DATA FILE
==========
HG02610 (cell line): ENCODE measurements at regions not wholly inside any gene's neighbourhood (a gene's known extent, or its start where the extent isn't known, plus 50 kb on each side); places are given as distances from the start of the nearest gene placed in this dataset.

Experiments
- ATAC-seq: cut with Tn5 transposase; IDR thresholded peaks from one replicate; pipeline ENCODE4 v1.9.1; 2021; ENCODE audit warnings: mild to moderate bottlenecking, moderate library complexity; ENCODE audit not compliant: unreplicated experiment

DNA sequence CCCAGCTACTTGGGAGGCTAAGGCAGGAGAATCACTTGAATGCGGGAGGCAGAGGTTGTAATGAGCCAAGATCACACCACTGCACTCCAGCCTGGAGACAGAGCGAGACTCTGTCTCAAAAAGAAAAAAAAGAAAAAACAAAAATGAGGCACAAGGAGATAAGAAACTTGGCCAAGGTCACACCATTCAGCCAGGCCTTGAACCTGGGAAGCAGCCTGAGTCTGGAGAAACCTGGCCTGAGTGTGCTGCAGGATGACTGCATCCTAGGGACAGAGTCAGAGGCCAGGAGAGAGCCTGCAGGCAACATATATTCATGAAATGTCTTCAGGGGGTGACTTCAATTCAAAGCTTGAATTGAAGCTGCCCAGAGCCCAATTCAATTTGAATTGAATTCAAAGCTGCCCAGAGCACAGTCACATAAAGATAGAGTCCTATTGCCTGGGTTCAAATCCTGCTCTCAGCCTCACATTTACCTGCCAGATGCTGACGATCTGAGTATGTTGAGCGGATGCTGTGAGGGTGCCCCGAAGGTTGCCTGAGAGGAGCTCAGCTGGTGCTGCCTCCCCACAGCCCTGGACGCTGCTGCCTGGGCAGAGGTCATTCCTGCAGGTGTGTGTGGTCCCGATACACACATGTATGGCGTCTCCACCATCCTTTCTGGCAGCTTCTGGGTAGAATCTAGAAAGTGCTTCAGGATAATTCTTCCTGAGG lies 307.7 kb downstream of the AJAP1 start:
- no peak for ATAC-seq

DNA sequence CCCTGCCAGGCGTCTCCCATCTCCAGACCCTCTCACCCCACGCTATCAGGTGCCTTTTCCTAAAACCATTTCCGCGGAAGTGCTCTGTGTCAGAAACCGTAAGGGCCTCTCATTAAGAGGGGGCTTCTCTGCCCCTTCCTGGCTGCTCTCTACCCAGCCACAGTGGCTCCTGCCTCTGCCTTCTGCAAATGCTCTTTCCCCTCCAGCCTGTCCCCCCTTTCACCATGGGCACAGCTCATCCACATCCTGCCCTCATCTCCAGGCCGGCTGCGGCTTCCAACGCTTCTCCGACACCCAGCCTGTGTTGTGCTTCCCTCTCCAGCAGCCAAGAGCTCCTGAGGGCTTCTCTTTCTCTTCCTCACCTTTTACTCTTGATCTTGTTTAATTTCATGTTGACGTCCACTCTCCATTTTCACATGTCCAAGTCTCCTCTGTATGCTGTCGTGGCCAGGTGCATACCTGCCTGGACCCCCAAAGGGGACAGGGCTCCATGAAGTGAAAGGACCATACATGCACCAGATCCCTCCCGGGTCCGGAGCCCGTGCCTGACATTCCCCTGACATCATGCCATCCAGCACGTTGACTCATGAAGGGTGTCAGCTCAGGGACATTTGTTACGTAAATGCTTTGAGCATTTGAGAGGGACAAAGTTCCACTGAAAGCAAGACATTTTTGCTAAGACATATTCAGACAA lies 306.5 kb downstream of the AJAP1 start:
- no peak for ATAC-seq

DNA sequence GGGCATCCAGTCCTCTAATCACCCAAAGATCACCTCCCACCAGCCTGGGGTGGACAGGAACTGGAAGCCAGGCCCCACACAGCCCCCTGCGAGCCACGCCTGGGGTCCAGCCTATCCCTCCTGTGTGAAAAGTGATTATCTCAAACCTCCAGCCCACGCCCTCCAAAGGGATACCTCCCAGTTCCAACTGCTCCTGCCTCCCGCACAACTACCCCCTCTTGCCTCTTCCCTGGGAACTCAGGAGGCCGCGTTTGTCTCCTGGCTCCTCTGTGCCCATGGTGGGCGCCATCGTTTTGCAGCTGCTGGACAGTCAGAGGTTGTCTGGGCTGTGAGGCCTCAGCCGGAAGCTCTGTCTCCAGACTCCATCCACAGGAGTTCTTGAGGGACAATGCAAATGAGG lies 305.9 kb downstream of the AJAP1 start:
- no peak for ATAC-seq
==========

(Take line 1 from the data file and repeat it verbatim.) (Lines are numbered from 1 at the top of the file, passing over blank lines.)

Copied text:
HG02610 (cell line): ENCODE measurements at regions not wholly inside any gene's neighbourhood (a gene's known extent, or its start where the extent isn't known, plus 50 kb on each side); places are given as distances from the start of the nearest gene placed in this dataset.